Each year, between eight and 10 million tons of plastic gets dumped into the oceans. Sadly, if things don’t change, by 2050 our seas will contain more of the synthetic material than fish, according to a 2015 study published by World Economic Forum and the Ellen MacArthur Foundation. One way to beat back this tidal wave is by repurposing ocean plastic into new products (think: sneakers or leggings) or packaging. The latter route is the one Sarah Ribner opted to take recently in an effort to make her personal care brand, Piperwai, more sustainable.
“There are a lot of contradictions about what’s considered ‘sustainable’ in this industry,” says Ribner, who founded her company in 2014 with a line of natural deodorants designed to work on all skin types. “Glass has always been the gold standard [when it comes to skin-care] because it’s recyclable. But it requires a lot of resources to produce, and it’s very heavy to ship, which increases the CO2 footprint.” She says that, similarly, paper requires using a lot of water to produce. Plus, it’s destructive to the environment if it comes from new trees instead of recycled sources, which outweighs its benefits in her book.
As a result, it took Ribner almost a year to find an option that aligned with the level of sustainability she was looking to achieve. “Every time we thought we had a solution, we would find out it wasn’t actually a solution—it was greenwashing,” she said.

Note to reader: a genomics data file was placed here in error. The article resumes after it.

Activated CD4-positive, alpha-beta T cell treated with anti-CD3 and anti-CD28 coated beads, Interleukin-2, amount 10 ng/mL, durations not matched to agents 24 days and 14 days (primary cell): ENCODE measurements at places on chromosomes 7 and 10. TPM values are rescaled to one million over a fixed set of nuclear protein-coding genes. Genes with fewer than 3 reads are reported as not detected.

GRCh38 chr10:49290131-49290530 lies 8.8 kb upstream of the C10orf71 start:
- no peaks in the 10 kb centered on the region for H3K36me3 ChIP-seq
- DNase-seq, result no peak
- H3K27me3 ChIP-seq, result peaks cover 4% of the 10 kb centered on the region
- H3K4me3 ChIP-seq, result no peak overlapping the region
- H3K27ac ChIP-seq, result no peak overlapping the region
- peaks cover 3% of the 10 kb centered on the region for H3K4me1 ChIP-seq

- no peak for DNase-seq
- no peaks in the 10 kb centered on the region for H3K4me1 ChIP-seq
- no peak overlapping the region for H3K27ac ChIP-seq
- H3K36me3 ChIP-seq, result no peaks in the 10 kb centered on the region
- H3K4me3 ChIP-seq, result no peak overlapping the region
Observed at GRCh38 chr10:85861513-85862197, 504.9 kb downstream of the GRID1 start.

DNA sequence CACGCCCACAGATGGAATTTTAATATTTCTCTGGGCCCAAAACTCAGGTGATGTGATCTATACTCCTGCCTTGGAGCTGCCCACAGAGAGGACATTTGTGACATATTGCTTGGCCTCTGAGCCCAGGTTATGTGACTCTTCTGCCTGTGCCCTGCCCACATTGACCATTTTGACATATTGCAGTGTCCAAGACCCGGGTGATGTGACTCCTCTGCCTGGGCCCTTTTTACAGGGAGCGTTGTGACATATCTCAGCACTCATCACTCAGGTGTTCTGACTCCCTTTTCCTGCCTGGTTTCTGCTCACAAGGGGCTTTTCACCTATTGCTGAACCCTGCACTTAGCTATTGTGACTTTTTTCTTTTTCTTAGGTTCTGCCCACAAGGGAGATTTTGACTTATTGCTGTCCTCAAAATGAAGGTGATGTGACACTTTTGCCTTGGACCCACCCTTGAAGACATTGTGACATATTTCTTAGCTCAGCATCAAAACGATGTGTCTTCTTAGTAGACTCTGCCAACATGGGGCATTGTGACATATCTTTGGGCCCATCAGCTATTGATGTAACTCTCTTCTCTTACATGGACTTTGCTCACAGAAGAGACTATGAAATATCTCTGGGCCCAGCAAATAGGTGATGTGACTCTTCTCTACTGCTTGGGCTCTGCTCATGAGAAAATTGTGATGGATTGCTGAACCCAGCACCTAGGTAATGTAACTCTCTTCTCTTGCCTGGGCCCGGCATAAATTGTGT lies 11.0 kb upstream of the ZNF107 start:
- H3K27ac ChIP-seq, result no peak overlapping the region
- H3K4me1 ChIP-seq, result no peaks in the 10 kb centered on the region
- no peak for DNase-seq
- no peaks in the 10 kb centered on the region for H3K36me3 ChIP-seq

That was, until she came across a company that was producing containers from recycled ocean plastic. “Our supplier started as a non-profit, and they work with fishermen to provide them fair wages to go out and fish for plastic instead of fish,” says Ribner. “They then clean it, sort it through a multi-step process that’s in line with cosmetic regulations, and repurpose it into high-quality packaging.” The result is a supply chain that provides more jobs for fishermen, reduces water usage, and produces 75 percent fewer greenhouse gasses than virgin plastic thanks to the fact that it relies on solar energy, she explains. Plus, the wrapping itself is recyclable, which means its lifecycle lasts well beyond that of the actual product it houses.
And Ribner says the motivation to move in this direction came as much from her as the Piperwei community. “We have a lot of customers who have written asking when we were going to stop using virgin plastic,” says Ribner. “And I think [this rise in demand] is partly due to increased access of information and partly due to a new sense of urgency. In the past, if a large advertiser told us that a certain type of plastic was better for the environment, we thought that was the gold standard. But now, we have more access to information through social media and there’s more attention on the fact that the climate crisis is one of the biggest that we’re going to face.”
Though Piperwai is the first natural deodorant brand to use 100-percent ocean waste plastic containers for its products, it seems to be catching on elsewhere. Beauty brands like Juice Beauty and Kevin Murphy use ocean waste plastic (OWP) now too, and last year, Tom Ford launched a watch made entirely out of OWP. “Bigger brands are definitely hopping on this, and there’s a lot more attention being brought to this type of packaging as one of the potential solutions to the plastics problem in the ocean,” says Ribner. Fingers crossed this shift in tides truly is as Ribner puts it on Pipewai’s website: “the new normal.”